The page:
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Taking Concrete Actions to Leave No One Behind: Government of Ghana Pro-Poor Policies and Sanitation Guidelines for Targeting the Poor and Vulnerable

Published 01/09/2019 by Global Communities


By Alberto Wilde, Ghana Country Director and Eddy Perez, Technical Director for WASH and Health, Global Communities

Despite Ghana’s progress in recent years — it is the fastest growing economy in Africa — it is one of the lowest ranked countries in terms of access to basic sanitation worldwide. Out of the total population of Ghana, 10% use unimproved sanitation facilities, 21% have access to basic sanitation facilities, 13% practice open defecation and 45% use a limited or shared sanitation facility. Open defecation, observed mostly in the low-sanitation access sectors, is also a result of national conflict: open defecation rates are 3% in the relatively peaceful Ashanti region and 89% in the less stable Upper East region. There are many reasons as to why sustainable sanitation access is so low; a critical factor is the level of poverty that exists in many rural areas and the challenges that households have to afford the purchase of a durable and hygienic latrine.

The practice comes with a steep price. Approximately 19,000 Ghanaians, including 3,560 children under five, die each year from diarrheal diseases, 90% of which is directly attributable to open defecation, unsafe water, improper sanitation and hygiene. The current low access rate for sanitation in Ghana, coupled with the high threshold set by the UN Sustainable Development Goals, have prompted an important shift in development thinking. For sanitation and hygiene in particular, the Ghanaian health sector is now including goals around sustainability and equity. Global Communities Ghana, with funding from USAID, as part of the WASH for Health project has been collaborating with the Government of Ghana Ministry of Sanitation and Water Resources to develop Guidelines for Targeting the Poor and Vulnerable for Basic Sanitation Services in Ghana, published in 2018, to provide guidance for targeting poor and vulnerable populations. The partnership also produced a video highlighting the need for such Guidelines. A major policy change reflected in the guidelines is the Government of Ghana support for publicly financed subsidies for poor household sanitation latrines. This is a major shift from policies of the past. The guidelines serve to ensure that equity, inclusion and sustainability for those who are unable to afford household toilets, without undermining strong community cohesion and strength in building their own toilets.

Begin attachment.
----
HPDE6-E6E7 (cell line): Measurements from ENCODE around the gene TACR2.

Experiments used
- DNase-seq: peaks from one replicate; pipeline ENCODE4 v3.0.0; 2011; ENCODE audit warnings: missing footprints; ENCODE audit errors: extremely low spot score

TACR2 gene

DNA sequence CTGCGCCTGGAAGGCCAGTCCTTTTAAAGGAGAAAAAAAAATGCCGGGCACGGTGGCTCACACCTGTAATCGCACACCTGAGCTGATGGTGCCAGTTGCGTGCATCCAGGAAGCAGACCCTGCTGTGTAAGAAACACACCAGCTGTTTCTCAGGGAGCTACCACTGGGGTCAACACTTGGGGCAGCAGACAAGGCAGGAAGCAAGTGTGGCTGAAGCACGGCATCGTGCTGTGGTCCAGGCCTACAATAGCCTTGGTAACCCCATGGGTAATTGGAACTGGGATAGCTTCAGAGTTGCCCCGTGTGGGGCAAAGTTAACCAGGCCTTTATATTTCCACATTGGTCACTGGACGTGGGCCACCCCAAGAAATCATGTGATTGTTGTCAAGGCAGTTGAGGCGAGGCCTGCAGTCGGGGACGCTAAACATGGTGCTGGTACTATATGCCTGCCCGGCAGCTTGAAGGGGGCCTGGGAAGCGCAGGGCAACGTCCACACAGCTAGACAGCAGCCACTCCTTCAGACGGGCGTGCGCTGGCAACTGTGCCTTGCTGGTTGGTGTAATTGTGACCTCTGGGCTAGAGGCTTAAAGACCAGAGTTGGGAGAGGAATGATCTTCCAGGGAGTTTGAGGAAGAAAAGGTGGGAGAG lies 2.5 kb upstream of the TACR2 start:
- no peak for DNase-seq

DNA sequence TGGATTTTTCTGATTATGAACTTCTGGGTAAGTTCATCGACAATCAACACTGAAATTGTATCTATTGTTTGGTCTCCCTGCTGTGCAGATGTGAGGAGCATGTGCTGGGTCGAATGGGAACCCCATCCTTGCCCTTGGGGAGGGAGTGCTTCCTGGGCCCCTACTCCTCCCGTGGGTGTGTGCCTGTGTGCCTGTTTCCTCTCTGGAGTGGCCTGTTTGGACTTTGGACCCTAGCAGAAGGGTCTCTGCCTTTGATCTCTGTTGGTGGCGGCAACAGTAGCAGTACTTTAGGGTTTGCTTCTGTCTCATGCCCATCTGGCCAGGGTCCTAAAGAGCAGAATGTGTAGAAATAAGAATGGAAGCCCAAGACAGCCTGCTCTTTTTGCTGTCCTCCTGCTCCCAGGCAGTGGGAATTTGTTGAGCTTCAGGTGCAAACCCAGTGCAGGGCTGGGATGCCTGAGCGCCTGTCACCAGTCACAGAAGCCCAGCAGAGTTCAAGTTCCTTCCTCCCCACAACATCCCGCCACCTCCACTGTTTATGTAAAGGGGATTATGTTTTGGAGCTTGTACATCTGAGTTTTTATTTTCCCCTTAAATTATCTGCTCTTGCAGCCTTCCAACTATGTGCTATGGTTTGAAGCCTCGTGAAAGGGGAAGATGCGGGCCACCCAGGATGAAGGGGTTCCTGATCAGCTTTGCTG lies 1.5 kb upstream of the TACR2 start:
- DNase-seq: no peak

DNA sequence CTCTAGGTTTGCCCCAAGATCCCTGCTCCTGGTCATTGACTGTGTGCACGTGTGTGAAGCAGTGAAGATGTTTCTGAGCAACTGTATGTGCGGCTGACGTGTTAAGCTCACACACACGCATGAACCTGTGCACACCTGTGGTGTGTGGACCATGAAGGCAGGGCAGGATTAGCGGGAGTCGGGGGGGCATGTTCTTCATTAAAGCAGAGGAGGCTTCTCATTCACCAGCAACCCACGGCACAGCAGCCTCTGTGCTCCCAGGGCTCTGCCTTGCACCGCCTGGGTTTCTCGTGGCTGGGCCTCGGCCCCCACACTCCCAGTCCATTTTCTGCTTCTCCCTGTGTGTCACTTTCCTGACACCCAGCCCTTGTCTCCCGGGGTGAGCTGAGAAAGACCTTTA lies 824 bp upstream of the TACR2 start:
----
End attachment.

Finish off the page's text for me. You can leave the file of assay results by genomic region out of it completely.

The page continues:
The Guidelines highlight the principles required to assist local governments and development partners in meeting their SDG goals and highlight specific processes to prevent the poor from being shut out of efforts to make sanitation and hygiene attainable in all corners. Virtually all stakeholders countrywide (including external development partners and local governments) now adhere to these guidelines, ensuring harmonization of health and sanitation policies and approaches. The guidelines call for analyzing barriers to sanitation access for poor and socially excluded groups, identify existing community solutions and subsequently, supporting them without distorting the current community cohesion.

In support of these inclusive pro-poor policies and guidelines, the GoG and Global Communities are also working with the private sector to design and develop sanitation products that, coupled with public subsidies, are affordable to the poor. This public-private approach ensures that the poorest can afford durable and hygienic latrines. With financial support from USAID, Global Communities led the design of the “Digni-Loo,” a new improved latrine that is easy to install, safe and hygienic, is comfortable, and most importantly, is more affordable than equivalent sanitation products in the market. The Digni-Loos are being produced and marketed by a local private sector firm (Duraplast) and the GoG recently purchased 20,000 Digni-Loos to be distributed by local governments consistent with their guidelines to subsidies durable toilets for the poorest.

The Guidelines provide local governments and development partners with concrete guidance on how not to leave behind impoverished residents, as past approaches have done. Increasing momentum around the realization of human rights, sanitation is also putting emphasis on non-discriminatory service delivery. Moving forward, reducing the disparities in sanitation access, will require careful monitoring and more evidence that these new policies and approaches increase equitable service provision for all.